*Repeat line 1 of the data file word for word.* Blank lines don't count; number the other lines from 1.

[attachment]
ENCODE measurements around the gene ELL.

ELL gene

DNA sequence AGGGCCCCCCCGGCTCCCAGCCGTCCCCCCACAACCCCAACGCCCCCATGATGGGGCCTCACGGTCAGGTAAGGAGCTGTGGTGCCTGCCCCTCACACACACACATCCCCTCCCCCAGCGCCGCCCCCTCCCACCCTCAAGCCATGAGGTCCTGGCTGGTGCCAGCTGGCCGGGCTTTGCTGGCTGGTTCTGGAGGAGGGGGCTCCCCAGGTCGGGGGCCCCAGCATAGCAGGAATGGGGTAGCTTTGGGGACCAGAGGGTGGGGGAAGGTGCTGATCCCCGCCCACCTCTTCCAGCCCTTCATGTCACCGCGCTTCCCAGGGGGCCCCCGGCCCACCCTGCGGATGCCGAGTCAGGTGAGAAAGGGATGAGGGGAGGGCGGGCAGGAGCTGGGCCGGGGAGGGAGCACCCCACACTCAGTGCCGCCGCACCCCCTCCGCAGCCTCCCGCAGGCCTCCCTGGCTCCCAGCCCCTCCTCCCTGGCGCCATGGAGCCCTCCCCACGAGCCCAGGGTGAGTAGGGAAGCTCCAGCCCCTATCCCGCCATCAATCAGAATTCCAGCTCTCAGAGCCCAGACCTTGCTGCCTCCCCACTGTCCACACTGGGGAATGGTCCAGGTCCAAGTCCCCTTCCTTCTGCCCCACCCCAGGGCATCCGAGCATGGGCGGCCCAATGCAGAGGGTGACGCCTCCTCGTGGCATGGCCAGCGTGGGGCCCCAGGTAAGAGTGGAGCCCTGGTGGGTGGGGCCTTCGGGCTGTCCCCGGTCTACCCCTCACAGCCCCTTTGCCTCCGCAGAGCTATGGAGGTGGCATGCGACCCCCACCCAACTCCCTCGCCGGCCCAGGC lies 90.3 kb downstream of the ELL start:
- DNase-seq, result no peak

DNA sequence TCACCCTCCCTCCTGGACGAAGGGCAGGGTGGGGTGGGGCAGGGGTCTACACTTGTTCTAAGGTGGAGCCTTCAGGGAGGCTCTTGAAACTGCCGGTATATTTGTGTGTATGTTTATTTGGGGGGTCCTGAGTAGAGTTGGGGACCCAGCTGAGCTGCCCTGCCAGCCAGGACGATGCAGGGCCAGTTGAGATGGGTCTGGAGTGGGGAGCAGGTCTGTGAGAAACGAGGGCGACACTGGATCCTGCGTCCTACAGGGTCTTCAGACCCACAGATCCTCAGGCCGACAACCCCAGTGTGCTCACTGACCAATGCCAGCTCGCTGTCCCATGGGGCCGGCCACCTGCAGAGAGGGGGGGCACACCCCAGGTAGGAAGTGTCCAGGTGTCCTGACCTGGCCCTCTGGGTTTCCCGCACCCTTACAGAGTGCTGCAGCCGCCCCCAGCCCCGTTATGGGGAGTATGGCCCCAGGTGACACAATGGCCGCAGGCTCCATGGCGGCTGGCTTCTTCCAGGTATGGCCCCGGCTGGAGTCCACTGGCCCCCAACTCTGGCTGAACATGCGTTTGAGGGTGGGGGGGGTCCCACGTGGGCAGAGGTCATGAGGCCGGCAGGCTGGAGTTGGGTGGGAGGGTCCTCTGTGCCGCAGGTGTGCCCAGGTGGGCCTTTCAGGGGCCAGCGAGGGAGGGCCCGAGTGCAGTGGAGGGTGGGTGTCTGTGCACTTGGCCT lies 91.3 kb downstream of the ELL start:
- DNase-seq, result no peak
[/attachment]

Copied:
ENCODE measurements around the gene ELL.